Economic Development and Real Estate

Title companies: Market will continue to grow in 2017

CEOs expect housing market to be highly competitive, fast-moving in West Michigan.

December 16, 2016
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Two West Michigan-based title companies are looking ahead to 2017 and seeing an encouraging outlook. Home values will rise, commercial and residential construction will be up, and the purchase market will continue to grow.

Sun Title is headquartered at 1410 Plainfield Ave. NE — with other locations in Rockford, Cedar Springs, Grandville, Ionia and Grand Haven — and has approximately 80 employees. The company saw a solid year in 2015, with revenue of $7 million, a year-over-year increase of $2 million compared to 2014.

Sun Title CEO and co-founder Tom Cronkright II said most of that growth in title and insurance purchases is due to the increase in commercial and residential construction, and the commercial rehab industry also is robust.

“Property values have increased in most markets on a double-digit basis year over year,” Cronkright said.

Lighthouse Group, located at 877 16th St. in Holland with 10 other West Michigan locations, saw West Michigan revenue of $7.81 million in 2015 compared to $7.46 million in 2014.

President Bob Wuerfel said for 2017, his underwriters have predicted a “slight increase over 2016.”

“Since the election, I have been in conversations with all five of our underwriters on what 2017 will look like in our industry,” he said.

“The dust is still settling, but from the conversations had, we are looking at a purchase market that will go up 4 percent, along with a 3.9 percent increase in the home values of the homes being sold, while the refinance sector will go down approximately 30 percent due to an anticipated increase in the interest rates.”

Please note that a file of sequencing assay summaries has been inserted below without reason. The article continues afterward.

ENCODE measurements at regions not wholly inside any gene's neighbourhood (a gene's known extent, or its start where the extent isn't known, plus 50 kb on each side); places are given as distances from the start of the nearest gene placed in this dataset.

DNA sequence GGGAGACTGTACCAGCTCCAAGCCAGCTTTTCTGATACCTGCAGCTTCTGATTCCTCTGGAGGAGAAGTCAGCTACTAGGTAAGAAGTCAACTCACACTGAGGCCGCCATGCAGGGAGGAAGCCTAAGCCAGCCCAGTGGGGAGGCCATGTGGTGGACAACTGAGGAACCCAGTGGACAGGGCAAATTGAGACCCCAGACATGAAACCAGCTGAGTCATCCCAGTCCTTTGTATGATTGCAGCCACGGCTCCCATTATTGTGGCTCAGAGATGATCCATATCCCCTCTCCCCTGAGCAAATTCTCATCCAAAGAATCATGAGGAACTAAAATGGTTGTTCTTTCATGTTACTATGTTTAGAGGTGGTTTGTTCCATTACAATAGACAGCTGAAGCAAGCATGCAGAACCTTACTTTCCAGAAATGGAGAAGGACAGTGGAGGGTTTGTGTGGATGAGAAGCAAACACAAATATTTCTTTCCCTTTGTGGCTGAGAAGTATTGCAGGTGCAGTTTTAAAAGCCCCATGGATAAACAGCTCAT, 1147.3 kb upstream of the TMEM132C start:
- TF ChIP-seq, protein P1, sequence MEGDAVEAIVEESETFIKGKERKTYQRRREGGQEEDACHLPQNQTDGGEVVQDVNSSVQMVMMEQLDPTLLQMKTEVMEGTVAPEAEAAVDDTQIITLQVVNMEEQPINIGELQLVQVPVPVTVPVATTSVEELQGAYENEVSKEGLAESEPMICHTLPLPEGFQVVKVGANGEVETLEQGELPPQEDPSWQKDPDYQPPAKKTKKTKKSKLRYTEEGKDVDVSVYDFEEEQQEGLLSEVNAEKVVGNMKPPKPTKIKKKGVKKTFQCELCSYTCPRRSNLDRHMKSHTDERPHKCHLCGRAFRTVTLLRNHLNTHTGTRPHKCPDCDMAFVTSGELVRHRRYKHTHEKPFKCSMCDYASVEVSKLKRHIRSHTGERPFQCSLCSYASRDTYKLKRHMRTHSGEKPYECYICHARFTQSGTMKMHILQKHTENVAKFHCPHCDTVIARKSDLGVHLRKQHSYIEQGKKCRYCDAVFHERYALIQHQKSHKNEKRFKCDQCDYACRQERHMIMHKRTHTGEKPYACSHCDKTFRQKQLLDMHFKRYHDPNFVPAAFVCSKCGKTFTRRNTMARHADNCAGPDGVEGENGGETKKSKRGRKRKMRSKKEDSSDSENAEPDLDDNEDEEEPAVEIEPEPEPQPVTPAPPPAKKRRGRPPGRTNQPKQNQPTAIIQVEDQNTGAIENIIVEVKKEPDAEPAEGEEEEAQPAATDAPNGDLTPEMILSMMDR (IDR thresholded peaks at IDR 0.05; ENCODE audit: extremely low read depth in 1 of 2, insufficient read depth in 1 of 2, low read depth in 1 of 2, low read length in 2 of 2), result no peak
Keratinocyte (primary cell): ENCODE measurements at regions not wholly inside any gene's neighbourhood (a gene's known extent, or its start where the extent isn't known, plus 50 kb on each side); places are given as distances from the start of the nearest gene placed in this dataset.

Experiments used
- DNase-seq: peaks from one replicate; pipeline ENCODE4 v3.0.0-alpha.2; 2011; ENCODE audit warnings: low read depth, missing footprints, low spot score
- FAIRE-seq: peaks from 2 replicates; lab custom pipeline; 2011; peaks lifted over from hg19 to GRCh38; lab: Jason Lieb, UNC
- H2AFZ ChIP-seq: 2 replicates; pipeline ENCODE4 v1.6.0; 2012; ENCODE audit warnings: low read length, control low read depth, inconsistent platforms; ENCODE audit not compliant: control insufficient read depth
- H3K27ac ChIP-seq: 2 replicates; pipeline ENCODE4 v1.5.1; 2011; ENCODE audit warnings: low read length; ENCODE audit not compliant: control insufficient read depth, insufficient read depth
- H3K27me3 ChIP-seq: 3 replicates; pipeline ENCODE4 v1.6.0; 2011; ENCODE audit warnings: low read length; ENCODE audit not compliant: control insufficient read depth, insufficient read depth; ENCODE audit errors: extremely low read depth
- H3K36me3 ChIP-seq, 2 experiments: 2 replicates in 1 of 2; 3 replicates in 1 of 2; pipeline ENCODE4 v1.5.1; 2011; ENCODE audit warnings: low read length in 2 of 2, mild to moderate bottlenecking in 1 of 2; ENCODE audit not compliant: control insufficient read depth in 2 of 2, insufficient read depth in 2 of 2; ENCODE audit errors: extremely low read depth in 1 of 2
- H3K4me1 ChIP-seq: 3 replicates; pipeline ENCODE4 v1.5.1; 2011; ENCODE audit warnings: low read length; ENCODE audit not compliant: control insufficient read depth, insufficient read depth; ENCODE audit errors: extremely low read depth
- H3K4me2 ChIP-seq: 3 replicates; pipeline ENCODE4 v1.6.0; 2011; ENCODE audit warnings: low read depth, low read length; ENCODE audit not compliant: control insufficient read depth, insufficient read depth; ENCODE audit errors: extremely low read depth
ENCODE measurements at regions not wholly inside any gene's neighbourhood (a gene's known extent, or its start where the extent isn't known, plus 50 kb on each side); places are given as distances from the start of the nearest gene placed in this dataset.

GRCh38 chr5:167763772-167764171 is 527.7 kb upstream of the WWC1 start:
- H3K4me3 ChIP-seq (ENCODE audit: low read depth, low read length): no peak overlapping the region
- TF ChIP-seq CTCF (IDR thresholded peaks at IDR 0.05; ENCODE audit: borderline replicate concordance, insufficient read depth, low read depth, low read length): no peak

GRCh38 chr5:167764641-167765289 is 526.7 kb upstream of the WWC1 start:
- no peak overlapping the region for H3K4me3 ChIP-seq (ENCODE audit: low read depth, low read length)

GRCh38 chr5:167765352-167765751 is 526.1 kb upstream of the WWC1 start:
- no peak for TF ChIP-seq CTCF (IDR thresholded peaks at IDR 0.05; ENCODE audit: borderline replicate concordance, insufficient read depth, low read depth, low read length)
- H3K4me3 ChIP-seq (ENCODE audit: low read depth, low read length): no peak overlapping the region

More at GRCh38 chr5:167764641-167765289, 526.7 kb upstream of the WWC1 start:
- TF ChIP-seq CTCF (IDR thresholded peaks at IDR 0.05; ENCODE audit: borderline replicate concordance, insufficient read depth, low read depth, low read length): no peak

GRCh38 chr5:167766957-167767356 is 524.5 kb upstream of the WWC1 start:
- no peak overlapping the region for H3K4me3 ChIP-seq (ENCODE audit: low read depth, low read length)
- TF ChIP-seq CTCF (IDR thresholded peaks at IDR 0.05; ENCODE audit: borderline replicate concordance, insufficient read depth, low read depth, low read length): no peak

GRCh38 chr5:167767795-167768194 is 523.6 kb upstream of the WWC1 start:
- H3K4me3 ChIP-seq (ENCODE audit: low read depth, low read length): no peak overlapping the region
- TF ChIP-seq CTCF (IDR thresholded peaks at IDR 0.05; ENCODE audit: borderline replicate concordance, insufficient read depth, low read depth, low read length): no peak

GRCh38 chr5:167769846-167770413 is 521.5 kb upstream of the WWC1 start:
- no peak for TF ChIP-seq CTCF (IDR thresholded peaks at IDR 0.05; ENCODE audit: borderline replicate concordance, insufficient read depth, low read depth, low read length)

Cronkright said buyers should expect the 2017 housing market to be highly competitive and fast-moving, as a positive West Michigan job market, growing population and diverse economy are driving residential buying.

“What buyers will face next year is the lack of housing inventory, so they’ll be forced to make a decision much more quickly than they would like because housing is scarce,” he said. “For instance, if I put a house in Rockford on the market at noon today, it’s likely that it will be under contract within hours, not days.

“If the house is listed at lunchtime, there’ll be at least a dozen buyers there that night with their agents, and they’ll bring purchase agreements with them and sign them in the car.”

Cronkright said a trend that has continued since the Great Recession is consolidation within the title industry — smaller companies being absorbed by the larger ones. He said part of this is due to tighter regulations.

“There are just very few small players in the marketplace, in large part because the new regulations are harder to satisfy,” he said. “You have to have all the different corporate, workflow security and lending structures that the regulators have come to expect.”

Wuerfel said one of the trends he sees for 2017 is a potential easing of those regulations.

“Based on the November election, the political climate is positioned to ease (the Dodd-Frank Wall Street Reform and Consumer Protection Act),” he said. “While banks favor a paring back of the Dodd-Frank regulations, they tend to think in practical terms, rather than ideologically. And their core message seems to be: Make regulation simpler and less costly, but don’t return banking to the unregulated days that preceded the financial crisis.”

Whichever way the regulations go, both Lighthouse Group and Sun Title are predicting growth for their companies in 2017.

“We still have a lot of growth to do in the footprint we have,” Cronkright said. “Our footprint will expand throughout Michigan in the next few years, but we’re not going to rush it. We’re staying mindful of the speed of growth, and we’re interested in maintaining the close-knit culture among our staff.”

Wuerfel said Lighthouse expects to grow beyond Michigan.

“As we move forward, I can see us growing into more states as opportunities permit,” he said. “A key will be to make sure we do so while still doing it the ‘Lighthouse Way,’ keeping our team engaged and empowered, which has gotten us this far and successful.”

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